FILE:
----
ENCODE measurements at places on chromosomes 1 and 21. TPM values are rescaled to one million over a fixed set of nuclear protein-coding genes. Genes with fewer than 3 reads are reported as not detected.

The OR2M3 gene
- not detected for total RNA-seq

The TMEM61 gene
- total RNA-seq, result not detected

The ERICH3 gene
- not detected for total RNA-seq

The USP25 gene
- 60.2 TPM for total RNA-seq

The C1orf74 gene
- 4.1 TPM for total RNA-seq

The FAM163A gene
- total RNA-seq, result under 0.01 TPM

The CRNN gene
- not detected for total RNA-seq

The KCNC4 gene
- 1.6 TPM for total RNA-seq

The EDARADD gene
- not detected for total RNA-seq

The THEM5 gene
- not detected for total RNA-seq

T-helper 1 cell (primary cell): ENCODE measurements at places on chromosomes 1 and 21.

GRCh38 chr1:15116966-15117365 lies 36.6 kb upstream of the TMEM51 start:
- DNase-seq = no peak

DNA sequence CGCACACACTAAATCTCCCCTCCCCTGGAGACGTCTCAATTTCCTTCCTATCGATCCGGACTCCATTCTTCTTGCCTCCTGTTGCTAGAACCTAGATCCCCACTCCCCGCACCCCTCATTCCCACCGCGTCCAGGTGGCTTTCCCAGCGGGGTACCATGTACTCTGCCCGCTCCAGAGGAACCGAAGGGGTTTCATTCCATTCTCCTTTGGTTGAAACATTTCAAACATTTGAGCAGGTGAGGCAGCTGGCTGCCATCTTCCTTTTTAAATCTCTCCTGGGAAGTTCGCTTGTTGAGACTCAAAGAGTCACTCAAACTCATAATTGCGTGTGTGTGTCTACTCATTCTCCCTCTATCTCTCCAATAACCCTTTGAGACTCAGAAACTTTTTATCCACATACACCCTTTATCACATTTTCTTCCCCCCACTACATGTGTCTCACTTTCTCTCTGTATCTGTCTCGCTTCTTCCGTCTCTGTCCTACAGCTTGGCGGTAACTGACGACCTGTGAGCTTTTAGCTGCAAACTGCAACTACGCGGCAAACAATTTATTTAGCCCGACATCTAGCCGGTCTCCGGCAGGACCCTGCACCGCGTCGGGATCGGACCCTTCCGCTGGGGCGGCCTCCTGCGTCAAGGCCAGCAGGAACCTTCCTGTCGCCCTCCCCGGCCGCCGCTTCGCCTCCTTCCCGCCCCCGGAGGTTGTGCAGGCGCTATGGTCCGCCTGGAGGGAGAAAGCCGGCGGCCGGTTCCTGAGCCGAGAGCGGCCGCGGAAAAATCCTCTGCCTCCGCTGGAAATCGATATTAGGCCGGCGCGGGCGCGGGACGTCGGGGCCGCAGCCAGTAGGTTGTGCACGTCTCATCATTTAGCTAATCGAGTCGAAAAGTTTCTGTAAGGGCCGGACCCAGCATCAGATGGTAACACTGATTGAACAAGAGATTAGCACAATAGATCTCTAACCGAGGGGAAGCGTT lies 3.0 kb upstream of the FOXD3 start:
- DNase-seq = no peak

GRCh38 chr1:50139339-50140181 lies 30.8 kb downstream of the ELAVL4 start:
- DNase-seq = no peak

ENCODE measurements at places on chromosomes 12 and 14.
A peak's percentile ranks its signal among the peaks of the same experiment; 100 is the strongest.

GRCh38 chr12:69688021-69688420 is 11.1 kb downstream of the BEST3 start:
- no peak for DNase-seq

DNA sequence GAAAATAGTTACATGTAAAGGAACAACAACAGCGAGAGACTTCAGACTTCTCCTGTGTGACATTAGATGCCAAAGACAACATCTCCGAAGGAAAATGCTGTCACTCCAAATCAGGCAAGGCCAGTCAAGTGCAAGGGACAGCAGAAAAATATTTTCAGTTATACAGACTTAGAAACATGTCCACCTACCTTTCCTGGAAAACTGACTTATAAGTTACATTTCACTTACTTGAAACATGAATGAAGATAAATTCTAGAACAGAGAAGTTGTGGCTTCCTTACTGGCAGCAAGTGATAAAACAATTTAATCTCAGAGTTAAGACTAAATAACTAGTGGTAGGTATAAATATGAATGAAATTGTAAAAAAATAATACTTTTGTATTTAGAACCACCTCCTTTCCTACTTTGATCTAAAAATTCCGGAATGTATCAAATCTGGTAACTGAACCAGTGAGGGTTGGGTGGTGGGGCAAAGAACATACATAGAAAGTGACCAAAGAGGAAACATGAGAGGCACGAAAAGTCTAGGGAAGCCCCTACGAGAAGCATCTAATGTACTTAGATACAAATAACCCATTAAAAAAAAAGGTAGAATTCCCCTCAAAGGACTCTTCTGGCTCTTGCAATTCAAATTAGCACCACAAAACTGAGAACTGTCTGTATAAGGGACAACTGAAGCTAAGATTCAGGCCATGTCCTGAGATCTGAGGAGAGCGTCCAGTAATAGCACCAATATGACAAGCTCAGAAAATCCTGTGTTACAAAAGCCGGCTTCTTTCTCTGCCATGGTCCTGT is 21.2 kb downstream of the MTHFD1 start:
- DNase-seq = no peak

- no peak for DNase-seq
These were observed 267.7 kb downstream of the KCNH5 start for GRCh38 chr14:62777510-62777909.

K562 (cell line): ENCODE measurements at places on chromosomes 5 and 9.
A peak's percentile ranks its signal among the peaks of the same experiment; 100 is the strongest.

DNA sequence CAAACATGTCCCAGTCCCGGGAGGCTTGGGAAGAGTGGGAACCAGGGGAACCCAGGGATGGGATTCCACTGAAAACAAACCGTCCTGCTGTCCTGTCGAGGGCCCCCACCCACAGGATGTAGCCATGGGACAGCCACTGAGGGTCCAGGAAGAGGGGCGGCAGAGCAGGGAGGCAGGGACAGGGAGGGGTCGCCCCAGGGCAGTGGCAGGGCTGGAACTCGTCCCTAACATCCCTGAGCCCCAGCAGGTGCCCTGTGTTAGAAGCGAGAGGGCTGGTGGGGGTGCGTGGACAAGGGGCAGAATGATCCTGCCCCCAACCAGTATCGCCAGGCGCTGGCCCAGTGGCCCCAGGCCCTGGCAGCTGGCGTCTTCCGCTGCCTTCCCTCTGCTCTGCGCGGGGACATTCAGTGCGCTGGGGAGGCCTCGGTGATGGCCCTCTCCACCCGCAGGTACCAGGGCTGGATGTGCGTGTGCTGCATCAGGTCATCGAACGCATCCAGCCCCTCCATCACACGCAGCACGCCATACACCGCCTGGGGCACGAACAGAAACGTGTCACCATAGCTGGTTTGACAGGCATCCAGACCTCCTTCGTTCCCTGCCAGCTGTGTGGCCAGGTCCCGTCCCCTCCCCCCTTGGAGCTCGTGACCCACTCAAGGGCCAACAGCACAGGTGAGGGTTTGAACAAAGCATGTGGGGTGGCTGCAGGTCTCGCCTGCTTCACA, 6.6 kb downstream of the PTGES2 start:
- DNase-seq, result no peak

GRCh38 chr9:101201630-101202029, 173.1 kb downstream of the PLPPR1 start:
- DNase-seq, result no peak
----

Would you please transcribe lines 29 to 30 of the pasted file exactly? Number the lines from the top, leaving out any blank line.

ENCODE measurements at places on chromosomes 12 and 14.
A peak's percentile ranks its signal among the peaks of the same experiment; 100 is the strongest.